Fortunately the news of the coming attack reached the Egbas in good time. As early as January, 1851, Beecroft, the British consul, warned them of Gezo's intentions. [Beecroft had been with Forbes in Abomey and had witnessed the scenes just described.] Sagbua and some of the more energetic chiefs at once began to make preparations; some miles of the city wall were repaired, and all possible was done to repel the enemy. On Saturday, March I, came news that the Dahomian army was approaching, 16,000 strong, 10,000 men and 6000 Amazons. The excitement in Abeokuta was intense. Against this well-trained and disciplined army, the Egbas had only 8000 fighting men. Yet every one knew that it would be a life and death struggle, and they managed to muster 15,000 men for the defence.
That Sunday was a day of suspense. The Christians gathered in their churches and cried to God for deliverance from their cruel foe. Very real and full of present meaning were the familiar words: "Give peace in our time, O Lord, because there is none other that fighteth for us, but only Thou, O God." Townsend at Aké, Crowther at Igbein, and Smith at Ikija, sought to strengthen and advise their people. All day long scouts brought in reports of the enemy's approach, and early on Monday morning, the Dahomians crossed the Ogun and stood before the walls. Fortunately they had been misled by the people of Issagga (who were secretly aiding the Egbas) and delivered their attack on the south side, where the defences were strongest. Had they carried out their original intention of approaching from the north (where the walls were in ruins) nothing, humanly speaking, could have saved the town. As it was, the conflict was a fierce one. The Dahomians flung themselves against the defences with ferocious recklessness; and the Egbas resisted each attack with desperate courage. The din was terrible; the shouts of the enemy as they came on time after time in well-ordered ranks, were answered by the heavy fire of musketry from the walls. The Egba women, and even the children, showed remarkable courage and stood behind their menfolk to reload the guns and carry water to quench their thirst, for all knew they were fighting for life and liberty.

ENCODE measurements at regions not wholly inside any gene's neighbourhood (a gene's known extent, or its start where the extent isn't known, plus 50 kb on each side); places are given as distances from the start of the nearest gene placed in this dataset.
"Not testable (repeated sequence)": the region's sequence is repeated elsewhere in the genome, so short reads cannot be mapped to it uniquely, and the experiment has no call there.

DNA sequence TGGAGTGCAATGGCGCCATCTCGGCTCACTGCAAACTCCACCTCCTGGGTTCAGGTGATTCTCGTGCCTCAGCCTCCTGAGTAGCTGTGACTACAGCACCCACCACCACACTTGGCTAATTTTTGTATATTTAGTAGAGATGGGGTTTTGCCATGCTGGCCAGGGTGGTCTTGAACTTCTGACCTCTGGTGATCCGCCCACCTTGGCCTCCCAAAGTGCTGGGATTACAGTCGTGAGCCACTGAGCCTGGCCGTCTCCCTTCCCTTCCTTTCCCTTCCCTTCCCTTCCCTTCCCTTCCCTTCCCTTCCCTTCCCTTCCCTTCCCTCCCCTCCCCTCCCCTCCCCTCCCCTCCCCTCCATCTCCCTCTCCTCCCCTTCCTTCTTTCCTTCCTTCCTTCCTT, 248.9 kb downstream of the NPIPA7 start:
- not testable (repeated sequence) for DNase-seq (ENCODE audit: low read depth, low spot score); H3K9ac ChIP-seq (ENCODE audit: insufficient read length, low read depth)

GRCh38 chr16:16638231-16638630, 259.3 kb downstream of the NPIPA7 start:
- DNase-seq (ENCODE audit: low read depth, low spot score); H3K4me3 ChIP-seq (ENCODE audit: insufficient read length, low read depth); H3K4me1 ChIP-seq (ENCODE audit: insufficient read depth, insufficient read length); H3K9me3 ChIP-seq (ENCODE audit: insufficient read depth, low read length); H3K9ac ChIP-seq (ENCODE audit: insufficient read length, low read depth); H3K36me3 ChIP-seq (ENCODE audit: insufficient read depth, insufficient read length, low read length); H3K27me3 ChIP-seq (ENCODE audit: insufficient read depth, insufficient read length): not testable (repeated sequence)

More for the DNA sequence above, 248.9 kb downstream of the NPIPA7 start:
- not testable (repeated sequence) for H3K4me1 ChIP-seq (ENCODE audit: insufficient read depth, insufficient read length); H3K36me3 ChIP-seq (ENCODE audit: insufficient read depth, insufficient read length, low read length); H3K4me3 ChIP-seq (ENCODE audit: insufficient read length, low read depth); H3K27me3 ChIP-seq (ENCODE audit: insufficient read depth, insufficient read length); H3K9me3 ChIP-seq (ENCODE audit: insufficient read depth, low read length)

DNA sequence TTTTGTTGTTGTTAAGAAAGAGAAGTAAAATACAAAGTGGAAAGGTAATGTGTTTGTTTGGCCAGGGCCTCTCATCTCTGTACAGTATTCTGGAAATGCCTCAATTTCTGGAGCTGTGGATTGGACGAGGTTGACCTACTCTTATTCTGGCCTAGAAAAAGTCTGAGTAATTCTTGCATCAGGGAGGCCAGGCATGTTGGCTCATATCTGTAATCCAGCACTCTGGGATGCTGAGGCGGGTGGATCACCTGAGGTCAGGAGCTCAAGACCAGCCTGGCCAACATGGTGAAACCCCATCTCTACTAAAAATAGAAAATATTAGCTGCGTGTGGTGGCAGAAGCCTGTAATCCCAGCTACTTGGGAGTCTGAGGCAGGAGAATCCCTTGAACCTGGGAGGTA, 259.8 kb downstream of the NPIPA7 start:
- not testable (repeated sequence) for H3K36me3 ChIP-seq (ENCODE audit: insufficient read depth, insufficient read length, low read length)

Then the Dahomians extended their lines; but the Egbas saw the manreuvre and met it by lengthening their own line of defence. Over a battle front of a mile the conflict raged. There were moments when the issue trembled in the balance. At one point, after almost superhuman efforts, the enemy succeeded in making a breach in the wall and pressed through in triumph. For a moment the Egbas wavered. Had they given way the day would have been lost and thousands of their heads would have been carried to Abomey. But at that moment, when the issue hung by a thread, some one gave a cry of surprise, the Dahomians who had breached the wall were not men but women! Instantly the wavering Egbas rallied. They were not going to be beaten by women, and with a tremendous effort they stemmed the tide.
The fight had now raged for six hours without a pause. From the top of a high rock, behind the Aké mission house, the missionaries, with intense anxiety, watched the struggle, praying all the time that God would deliver the city they loved so well. Then as the sun was sinking towards the west, they detected a new development: the Egbas were outflanking their foes. The Dahomians wavered, and the defenders poured out from the gates to press their advantage. To baffle their enemies, they set fire to the dry grass that stood ten and twelve feet high, and swiftly the flames and smoke added confusion to the scene. Before those fierce onslaughts the Dahomians fell back, leaving hundreds of their dead upon the field. But their discipline and valour prevented the defeat from becoming a rout, and all through the night they fought rearguard actions.
At dawn, the Egbas pressed forward in force to drive their beaten foe from the country. At Issagga, another decisive battle was fought, if anything more deadly than that before the walls of Abeokuta, and again the Egbas were victorious. The proud Dahomians' armies were now in full retreat, and their losses were estimated at more than 3000 slain and 1000 taken prisoners.
Great was the rejoicing in the town, and not a few of the chiefs and people openly acknowledged that they owed their deliverance to the God of the Christians. They realized, too, that had not the white men warned them of their peril, the Dahomians would have caught them unprepared and their fate would have been sealed. On the Sunday that followed that eventful week the services were crowded, and with grateful hearts the Christians sang: "God is our refuge and strength, a very present help in trouble." But sorrow was mixed with joy, for some Christians had fallen in the battle and some were missing, were in fact carried off by the enemy to an unknown fate.
The missionaries were not a little anxious lest the triumph should be marred by cruelty to the prisoners who had fallen into the hands of the conquerors. With people still heathen, revenge would have been natural; and the possibility of it was increased by the violent behaviour of some of the captives. Two captured Amazons, for instance, killed the people who took them food. Yet Town-send was able to write: "I am not aware that the Egbas have acted cruelly towards their prisoners."